A parking lot planned for a 2-acre tract on Walton County Road 393 South near County Road 30A could become more than just a parking lot, according to Walton County Tourist Development Council (TDC) Director of Beach Operations Brian Kellenberger.
The planned lot, a short distance north of the regularly crowded Ed Walline Regional Beach Access on 30A west of Blue Mountain Beach, will include a structure that will serve as a stop for a planned public transit system designed to help get cars off 30A. The two-lane beachside road is a popular route for visitors to the county’s beaches that can also get jammed with workers heading to businesses along the route.
Kellenberger expressed optimism Thursday that as it develops, the public transit along 30A will be used by visitors and workers.
“The biggest catalyst for change is pain, and it’s painful to drive your car down 30A right now,” he said.
The transit structure, to be designed in the “coastal cottage” architectural style that defines Seaside and other communities in the south county, will include an air-conditioned space and restrooms for people waiting for the trolley-style vehicles proposed as a public transit option for the area, Kellenberger said at the sparsely attended Thursday workshop seeking public input on the parking lot.
Beyond the trolley station, the lot is planned to have 87 regular parking spaces, two handicapped-accessible parking spaces, 11 spots for golf cart parking and 168 spaces for bicycles in racks arrayed around the lot.
Both the purchase of the land for the lot and its construction are being funded with proceeds of the 5% “bed tax” charged to people staying in local accommodations while visiting the county.
Bids for construction of the parking lot and its trolley station will be sought after the Walton County Board of County Commissioners approves the conceptual plan unveiled at Thursday’s workshop. That decision could come at the commission’s Sept. 28 meeting.
Kellenberger said he doesn’t foresee any difficulties getting bids for the project. “We’ve had decent participation in our construction invitations to bid,” he said, adding that the lot and the transit structure are “a fairly easy project.”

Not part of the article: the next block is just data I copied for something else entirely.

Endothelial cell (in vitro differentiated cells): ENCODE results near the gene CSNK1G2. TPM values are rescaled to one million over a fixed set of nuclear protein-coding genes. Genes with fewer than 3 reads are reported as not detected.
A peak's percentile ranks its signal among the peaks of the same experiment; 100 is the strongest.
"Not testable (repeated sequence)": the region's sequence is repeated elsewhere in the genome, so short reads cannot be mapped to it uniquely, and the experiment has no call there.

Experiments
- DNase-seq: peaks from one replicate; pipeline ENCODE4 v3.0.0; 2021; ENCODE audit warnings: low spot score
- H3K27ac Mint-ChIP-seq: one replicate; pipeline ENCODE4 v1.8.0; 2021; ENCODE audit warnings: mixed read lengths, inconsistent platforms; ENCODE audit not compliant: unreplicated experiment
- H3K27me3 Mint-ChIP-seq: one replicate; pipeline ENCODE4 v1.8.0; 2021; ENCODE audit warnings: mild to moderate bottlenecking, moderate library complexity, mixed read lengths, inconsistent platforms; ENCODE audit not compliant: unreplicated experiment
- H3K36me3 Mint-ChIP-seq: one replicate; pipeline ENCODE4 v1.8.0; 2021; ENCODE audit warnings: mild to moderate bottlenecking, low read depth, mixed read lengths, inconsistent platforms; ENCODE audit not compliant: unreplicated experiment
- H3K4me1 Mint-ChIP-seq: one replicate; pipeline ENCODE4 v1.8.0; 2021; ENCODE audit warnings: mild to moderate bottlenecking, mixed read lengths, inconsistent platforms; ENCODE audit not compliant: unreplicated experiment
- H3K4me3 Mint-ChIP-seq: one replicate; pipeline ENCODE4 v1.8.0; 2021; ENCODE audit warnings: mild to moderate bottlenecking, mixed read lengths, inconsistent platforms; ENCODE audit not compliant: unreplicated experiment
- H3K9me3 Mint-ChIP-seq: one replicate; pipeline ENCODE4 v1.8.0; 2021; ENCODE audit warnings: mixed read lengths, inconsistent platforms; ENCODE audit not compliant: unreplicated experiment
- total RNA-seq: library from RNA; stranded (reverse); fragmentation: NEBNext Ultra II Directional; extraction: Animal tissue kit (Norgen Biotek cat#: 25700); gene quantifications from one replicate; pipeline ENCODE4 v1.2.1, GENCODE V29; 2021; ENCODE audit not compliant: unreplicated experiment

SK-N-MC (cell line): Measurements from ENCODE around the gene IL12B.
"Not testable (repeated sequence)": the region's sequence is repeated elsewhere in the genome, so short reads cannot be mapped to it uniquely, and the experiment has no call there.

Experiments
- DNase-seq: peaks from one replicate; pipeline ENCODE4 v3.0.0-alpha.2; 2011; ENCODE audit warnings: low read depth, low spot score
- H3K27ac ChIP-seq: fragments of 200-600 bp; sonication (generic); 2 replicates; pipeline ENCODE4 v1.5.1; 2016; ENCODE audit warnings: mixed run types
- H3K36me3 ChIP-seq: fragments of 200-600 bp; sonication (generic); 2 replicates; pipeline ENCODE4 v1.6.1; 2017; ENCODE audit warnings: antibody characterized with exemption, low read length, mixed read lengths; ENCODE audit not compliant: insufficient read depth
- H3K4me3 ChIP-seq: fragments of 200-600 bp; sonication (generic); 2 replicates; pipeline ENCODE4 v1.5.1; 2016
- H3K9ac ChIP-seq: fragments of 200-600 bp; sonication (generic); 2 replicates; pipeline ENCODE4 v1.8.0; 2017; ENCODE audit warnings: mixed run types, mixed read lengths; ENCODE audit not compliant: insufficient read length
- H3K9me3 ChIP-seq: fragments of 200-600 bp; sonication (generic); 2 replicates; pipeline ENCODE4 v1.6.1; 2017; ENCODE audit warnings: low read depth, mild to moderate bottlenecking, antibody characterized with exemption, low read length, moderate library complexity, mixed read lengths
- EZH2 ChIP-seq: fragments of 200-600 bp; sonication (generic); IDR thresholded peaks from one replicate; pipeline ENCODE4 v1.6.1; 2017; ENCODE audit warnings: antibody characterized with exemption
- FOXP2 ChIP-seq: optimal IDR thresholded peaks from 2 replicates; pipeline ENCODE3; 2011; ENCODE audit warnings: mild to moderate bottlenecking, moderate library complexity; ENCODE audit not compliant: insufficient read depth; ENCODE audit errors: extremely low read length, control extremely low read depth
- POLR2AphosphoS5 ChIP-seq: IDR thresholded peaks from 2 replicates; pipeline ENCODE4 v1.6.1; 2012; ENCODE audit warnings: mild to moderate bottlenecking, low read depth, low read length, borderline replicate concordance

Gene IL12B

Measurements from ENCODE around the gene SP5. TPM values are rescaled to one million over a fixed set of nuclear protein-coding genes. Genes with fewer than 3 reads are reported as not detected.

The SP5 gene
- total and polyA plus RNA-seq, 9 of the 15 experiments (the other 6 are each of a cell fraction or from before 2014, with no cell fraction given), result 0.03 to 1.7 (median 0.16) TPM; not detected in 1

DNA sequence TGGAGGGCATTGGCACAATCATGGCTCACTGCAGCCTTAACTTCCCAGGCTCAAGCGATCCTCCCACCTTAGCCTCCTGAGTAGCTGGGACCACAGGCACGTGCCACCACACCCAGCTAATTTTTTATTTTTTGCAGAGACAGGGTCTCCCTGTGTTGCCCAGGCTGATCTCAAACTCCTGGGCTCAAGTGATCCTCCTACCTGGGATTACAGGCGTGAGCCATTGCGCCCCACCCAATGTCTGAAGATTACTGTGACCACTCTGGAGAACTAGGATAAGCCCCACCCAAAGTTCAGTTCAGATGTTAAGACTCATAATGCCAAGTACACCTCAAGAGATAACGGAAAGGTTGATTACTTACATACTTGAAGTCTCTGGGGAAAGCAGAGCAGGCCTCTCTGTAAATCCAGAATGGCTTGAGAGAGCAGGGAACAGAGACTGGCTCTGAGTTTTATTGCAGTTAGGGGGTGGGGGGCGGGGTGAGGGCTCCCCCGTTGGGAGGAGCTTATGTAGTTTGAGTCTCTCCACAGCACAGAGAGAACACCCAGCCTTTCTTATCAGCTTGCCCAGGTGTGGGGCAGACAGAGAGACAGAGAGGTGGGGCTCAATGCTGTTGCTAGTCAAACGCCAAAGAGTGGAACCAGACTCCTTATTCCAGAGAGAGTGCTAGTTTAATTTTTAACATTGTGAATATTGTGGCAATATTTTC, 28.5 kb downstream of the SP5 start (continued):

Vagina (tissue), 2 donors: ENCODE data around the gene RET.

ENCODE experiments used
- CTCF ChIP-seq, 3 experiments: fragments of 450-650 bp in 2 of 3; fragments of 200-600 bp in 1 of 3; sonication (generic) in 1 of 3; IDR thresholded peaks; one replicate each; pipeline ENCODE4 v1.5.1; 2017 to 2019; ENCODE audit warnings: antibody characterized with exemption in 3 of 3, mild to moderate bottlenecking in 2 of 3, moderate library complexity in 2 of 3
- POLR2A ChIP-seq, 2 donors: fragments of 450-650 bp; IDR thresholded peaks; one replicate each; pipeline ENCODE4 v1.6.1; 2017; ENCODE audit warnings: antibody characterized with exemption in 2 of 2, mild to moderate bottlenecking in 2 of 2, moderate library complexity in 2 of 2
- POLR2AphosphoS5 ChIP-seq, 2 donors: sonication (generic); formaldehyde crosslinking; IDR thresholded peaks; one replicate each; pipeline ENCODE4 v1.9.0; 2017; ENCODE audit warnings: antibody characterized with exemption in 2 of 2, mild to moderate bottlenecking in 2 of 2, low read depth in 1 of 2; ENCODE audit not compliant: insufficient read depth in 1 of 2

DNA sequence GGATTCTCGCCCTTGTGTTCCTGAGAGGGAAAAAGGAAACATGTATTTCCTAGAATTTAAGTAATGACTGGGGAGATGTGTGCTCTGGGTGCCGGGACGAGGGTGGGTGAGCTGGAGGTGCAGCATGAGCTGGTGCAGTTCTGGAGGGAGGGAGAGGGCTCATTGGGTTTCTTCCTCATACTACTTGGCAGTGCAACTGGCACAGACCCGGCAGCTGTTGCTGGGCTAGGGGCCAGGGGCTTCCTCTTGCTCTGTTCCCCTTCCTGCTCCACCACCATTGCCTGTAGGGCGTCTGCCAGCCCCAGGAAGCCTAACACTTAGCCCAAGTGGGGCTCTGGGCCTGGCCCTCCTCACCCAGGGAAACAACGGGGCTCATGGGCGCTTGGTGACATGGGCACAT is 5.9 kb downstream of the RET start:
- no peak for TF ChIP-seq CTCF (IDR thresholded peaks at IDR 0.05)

Not contemplated at the time the lot was initially being designed — but necessary now in light of the County Commission’s recent passage of an ordinance establishing a pilot program for private electric stand-on scooter rentals — will be places for those devices, Kellenberger said Thursday.
At present, both parking and the planned trolley service will be free, although there is a possibility that could change in the future. But there is a good reason for keeping at least the transit service available at no charge, Kellenberger noted Thursday.
“You want people to ride it,” he said. “You want people to get out of their cars.”
There will be no overnight parking allowed at the lot, but Kellenberger conceded that, given nearby presence of short-term vacation-rental properties, some visitors might decide to park there around the clock.
“Do I expect some people to try and take advantage of that (available parking)?” Kellenberger asked. “I do, but we’ll keep an eye on it.”
The lot, which will be lighted, won’t have any specific hours of operation other than signs being posted to warn against overnight parking. Kellenberger estimated that, given the proximity of a nearby commercial district, vehicles likely could be in the lot as late as midnight on some nights.
Violators of the overnight parking ban will initially get a courtesy tag on their vehicle, but after that, tickets will be issued, said Kellenberger, who noted that the county’s code compliance office has added a couple of new parking enforcement personnel to its ranks.
In comments aimed at allaying any concerns of nearby residents and business owners, Kellenberger said TDC personnel “will touch the lot every day” to ensure that it stays free of trash. Its lawn and landscaping will get weekly attention. Lighting installed on the lot will be shielded to avoid undue infiltration onto neighboring properties.
Not necessarily connected but already planned for the area is the installation of a traffic signal at CR 393 and 30A, Kellenberger also said.
In comments near the end of the workshop, he suggested that the focus on parking and transit options for the county’s popular beaches may be a signal that the local government has turned a corner in its handling of growth and tourism.
“I like to think we’re in the phase of polishing the apple,” he said. “We’re not completely built out, but we’re pretty darn close, and we’re taking efforts to polish things up to make it the vacation destination it needs to be for the people that live here and the people that come visit here.”
Source: The Walton Sun